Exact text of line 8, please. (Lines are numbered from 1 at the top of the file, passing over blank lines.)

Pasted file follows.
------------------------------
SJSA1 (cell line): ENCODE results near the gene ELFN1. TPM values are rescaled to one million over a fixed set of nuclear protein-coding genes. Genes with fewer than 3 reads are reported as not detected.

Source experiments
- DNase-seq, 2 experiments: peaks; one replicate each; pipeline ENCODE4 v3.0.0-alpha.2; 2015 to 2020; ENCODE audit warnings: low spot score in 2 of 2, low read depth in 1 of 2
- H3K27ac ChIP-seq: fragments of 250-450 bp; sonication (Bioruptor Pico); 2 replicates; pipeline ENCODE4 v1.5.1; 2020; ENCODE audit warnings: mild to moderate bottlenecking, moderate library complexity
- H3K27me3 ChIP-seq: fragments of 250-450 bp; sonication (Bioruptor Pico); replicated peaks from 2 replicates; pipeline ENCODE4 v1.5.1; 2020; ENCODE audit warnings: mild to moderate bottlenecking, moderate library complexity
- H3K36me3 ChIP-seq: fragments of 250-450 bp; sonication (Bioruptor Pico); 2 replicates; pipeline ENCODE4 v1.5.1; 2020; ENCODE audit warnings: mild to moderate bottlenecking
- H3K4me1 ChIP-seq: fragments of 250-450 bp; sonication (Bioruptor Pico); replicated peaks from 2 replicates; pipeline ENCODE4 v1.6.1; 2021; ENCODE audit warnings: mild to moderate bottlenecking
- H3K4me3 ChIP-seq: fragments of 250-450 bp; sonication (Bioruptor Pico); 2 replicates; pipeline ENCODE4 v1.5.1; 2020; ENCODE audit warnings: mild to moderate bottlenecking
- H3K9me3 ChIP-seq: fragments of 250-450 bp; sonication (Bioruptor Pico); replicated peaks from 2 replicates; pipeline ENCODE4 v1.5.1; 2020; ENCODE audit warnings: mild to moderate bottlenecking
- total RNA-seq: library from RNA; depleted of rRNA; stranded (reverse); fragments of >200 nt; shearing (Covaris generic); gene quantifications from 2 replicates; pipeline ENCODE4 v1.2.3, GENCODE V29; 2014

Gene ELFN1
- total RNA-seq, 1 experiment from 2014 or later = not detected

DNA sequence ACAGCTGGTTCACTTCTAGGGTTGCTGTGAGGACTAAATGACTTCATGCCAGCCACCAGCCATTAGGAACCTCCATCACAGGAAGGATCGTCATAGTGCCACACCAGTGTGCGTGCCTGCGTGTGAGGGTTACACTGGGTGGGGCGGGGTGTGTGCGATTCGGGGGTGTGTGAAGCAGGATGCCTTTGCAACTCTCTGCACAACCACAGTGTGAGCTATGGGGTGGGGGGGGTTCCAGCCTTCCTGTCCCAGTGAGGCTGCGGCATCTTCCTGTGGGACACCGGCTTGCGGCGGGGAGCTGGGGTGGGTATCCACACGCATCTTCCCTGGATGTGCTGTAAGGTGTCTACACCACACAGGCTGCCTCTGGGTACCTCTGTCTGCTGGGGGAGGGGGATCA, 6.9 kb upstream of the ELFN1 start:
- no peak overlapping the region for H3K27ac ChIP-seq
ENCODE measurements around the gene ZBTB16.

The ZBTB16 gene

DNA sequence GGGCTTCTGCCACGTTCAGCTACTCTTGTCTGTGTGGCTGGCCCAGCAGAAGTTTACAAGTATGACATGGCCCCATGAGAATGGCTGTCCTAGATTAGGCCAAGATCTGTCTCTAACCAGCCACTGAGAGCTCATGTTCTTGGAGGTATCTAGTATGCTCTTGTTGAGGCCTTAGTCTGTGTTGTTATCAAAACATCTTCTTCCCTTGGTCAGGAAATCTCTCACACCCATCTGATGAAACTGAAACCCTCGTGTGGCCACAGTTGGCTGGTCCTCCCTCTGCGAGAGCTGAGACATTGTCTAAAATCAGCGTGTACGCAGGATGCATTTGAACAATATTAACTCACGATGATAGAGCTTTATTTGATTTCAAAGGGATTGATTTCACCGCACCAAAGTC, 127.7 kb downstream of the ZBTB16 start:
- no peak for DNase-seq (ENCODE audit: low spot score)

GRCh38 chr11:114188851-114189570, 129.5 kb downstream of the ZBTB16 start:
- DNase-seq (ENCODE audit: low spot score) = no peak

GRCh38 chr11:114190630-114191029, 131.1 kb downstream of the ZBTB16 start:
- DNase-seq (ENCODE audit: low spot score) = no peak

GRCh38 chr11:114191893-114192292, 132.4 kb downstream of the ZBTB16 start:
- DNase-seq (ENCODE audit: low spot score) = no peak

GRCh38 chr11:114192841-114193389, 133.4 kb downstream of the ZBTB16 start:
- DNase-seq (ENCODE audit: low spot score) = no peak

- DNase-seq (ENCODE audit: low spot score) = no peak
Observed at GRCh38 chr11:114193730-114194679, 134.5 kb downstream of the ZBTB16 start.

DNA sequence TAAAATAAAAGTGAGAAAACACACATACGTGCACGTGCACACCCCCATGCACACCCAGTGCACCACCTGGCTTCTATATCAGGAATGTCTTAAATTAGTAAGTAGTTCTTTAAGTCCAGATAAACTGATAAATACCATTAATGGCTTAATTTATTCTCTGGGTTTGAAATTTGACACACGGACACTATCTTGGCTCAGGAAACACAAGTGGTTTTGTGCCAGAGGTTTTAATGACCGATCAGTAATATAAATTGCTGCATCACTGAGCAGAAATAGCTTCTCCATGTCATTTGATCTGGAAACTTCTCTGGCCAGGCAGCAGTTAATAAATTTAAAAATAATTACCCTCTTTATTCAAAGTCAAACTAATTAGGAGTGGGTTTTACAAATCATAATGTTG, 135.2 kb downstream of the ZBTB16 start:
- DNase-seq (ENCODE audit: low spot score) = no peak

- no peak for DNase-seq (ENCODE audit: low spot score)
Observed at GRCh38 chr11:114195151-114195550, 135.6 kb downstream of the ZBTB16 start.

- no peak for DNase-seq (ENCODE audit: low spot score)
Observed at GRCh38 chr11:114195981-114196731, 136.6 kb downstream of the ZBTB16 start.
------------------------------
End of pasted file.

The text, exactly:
- H3K4me3 ChIP-seq: fragments of 250-450 bp; sonication (Bioruptor Pico); 2 replicates; pipeline ENCODE4 v1.5.1; 2020; ENCODE audit warnings: mild to moderate bottlenecking